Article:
I don't care for golf magazines and couldn't regrip a club if my life depended on it, but I do read 25 car magazines a month and I've built a 1926 Ford street rod, which has about 4,000 parts from scratch. That's why the other players call me Car Guy. build, collect and race muscle cars, which I've been hooked or since my older brother, Duane, took me to a drag race when I was 14. Cars are my release valve for the pressures of the Tour, and when I'm home, I never work on my game. Instead, I'll see the kids off to school and head straight to my 11-car garage, which al 6,000 square feet is the same size as our house. I stay busy tinkering until the kids come home in the afternoon.
My first car was a '70 Plymouth Road Runner. I bought it for $3,000 during my freshman year at Houston and learned right away that working on a car is harder than playing golf, butchered that Road Runner trying to install things like a dual-point distributor, a new exhaust system and a set of headers.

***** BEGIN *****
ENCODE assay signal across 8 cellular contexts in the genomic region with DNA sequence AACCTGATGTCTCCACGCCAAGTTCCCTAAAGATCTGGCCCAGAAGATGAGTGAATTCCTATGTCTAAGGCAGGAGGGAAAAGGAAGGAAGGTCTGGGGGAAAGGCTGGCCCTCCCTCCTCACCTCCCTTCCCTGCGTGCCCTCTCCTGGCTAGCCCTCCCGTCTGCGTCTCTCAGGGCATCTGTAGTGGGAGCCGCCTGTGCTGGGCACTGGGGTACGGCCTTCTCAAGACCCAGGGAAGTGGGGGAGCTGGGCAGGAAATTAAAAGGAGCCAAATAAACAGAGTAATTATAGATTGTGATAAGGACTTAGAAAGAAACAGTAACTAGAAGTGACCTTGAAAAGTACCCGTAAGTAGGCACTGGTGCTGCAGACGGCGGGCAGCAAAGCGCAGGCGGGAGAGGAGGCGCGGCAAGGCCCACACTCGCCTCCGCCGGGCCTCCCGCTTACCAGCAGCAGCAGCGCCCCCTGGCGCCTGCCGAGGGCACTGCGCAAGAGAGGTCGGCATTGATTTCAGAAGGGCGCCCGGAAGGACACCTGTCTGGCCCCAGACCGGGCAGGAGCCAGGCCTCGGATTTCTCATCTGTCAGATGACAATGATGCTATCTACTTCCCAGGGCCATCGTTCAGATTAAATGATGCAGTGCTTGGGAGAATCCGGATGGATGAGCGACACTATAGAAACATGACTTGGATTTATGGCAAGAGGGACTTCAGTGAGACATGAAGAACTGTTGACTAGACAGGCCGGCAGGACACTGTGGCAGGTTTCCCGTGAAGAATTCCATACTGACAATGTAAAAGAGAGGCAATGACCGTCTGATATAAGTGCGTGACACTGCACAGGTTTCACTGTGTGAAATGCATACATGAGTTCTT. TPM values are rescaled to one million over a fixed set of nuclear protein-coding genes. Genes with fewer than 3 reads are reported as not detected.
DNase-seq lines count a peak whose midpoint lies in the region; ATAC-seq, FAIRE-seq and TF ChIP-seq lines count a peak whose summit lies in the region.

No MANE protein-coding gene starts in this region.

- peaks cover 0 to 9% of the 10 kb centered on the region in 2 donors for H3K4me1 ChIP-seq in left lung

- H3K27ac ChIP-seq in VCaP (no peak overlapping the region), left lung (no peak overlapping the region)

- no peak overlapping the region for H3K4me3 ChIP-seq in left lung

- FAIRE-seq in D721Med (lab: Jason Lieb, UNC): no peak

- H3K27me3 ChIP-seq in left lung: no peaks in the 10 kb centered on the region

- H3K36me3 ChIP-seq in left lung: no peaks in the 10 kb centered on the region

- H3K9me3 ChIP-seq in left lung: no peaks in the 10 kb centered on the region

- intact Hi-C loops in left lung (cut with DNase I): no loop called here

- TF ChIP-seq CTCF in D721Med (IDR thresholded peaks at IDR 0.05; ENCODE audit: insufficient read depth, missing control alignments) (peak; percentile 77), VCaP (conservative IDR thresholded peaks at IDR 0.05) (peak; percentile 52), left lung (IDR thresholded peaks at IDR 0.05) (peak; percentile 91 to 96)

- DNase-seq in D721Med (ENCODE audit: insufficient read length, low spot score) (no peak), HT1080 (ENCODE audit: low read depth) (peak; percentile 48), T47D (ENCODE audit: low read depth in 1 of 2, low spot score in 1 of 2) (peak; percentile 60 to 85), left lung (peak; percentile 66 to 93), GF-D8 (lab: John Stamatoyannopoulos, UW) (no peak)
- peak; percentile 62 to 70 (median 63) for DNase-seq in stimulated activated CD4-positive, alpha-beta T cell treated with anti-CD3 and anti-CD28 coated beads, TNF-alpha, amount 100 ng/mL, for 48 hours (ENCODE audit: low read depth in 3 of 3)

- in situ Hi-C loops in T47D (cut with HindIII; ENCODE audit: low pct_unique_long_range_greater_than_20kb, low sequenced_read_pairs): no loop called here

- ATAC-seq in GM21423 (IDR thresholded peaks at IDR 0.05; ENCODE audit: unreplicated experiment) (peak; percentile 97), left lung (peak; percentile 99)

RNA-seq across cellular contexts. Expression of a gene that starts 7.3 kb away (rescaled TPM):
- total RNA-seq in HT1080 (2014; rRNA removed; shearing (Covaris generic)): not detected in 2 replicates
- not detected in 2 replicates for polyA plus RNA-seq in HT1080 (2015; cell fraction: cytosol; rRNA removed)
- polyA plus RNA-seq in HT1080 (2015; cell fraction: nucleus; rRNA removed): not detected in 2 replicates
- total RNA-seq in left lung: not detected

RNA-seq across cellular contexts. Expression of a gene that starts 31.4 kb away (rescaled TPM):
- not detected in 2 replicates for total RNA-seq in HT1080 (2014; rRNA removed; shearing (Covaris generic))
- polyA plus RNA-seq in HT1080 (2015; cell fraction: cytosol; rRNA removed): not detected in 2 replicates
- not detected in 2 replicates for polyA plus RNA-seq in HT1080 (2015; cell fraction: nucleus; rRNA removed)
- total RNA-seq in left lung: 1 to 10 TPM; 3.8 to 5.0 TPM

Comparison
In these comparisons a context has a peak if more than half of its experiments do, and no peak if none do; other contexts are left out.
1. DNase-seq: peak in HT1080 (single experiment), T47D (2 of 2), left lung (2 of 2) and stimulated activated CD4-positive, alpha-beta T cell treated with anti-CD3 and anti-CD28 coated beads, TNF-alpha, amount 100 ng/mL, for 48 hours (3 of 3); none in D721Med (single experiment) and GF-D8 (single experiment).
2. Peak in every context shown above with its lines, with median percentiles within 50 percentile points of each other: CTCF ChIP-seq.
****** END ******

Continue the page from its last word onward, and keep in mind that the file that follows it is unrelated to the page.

Muscle cars are popular among Tour players, who have offer asked me to help them find a vintage model. I never could locate the '67 Chevelle that Tom Purtzer wanted, but I did find a 73 Trans Am for Gil Morgan and an '87 Buick GNX for Ben Crenshaw. I own eight cars: the '26 Ford, a '68 Road Runner, two '68 Shelby Mustangs (one's a GT-350, the other a GT-500), a '66 El Camino, a '79 Pontiac Trans Am Firebird, a '91 Corvette with a ZRI engine and m^ favorite, a '67 Corvette convertible. I love the Corvette because it reminds me of high school, when we used to cruise 11th Street in Beaumont, Texas, checking out girls and other cars.
It's hard to talk about being young when you're 50, which turned on July 18, but age does have its blessings. I expect to expand my car collection with winnings from the Senior tour. Ever better, the tour has a three-month off-season, which is jus enough time to boost my El Camino from 250 to 400 horsepower by installing a small-block Chevy engine.